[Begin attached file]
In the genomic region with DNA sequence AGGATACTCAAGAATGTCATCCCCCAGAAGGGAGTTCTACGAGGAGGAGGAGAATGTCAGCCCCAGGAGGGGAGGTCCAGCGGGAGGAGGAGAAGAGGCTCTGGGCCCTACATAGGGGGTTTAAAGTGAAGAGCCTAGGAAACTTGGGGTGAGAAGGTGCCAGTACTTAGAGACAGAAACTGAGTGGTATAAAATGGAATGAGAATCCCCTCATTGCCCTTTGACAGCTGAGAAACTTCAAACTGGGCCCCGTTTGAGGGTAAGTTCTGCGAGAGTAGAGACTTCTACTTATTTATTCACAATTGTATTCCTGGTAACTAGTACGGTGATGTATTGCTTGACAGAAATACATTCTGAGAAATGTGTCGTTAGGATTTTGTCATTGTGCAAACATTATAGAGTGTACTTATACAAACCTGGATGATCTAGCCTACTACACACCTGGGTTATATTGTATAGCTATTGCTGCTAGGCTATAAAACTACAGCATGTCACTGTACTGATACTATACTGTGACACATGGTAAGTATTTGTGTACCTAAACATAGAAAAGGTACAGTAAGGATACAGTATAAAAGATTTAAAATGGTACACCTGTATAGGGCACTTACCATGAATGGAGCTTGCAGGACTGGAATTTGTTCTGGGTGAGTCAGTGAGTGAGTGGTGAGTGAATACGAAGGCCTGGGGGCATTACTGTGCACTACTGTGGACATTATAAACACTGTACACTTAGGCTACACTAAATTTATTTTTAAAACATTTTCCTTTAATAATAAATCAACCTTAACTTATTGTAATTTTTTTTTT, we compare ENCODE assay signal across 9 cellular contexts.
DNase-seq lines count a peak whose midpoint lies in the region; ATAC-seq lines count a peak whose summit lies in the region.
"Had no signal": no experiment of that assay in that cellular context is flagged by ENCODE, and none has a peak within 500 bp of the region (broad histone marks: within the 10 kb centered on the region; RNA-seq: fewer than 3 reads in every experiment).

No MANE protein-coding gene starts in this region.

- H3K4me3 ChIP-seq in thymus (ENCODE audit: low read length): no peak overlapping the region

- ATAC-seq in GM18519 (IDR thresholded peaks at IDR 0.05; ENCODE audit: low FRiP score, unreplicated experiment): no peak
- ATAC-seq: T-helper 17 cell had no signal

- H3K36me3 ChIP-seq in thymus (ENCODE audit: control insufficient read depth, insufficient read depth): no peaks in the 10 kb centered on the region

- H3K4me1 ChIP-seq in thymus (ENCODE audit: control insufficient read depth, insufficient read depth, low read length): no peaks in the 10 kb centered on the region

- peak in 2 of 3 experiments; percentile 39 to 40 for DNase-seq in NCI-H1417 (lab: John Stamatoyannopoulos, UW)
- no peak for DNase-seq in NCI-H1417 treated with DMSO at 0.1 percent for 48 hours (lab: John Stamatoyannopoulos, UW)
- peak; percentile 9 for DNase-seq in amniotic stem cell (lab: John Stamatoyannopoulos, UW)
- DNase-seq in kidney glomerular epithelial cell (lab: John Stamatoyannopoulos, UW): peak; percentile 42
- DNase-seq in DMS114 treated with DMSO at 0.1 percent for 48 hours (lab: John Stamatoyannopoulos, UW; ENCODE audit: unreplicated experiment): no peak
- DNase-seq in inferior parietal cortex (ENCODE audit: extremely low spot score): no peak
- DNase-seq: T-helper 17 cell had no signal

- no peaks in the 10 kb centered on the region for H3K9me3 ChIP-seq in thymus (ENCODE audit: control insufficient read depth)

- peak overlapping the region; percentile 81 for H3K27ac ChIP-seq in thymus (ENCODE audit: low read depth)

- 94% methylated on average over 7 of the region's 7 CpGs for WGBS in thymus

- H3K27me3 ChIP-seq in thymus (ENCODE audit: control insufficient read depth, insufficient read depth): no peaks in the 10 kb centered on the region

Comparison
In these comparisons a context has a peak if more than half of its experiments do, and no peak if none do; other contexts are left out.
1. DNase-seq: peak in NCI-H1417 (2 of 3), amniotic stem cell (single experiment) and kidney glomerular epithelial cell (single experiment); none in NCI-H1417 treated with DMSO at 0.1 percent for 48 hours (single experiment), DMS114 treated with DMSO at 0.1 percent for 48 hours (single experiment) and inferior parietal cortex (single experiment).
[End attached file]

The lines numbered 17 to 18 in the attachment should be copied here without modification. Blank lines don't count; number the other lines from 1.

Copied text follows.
- no peaks in the 10 kb centered on the region for H3K9me3 ChIP-seq in thymus (ENCODE audit: control insufficient read depth)

- peak overlapping the region; percentile 81 for H3K27ac ChIP-seq in thymus (ENCODE audit: low read depth)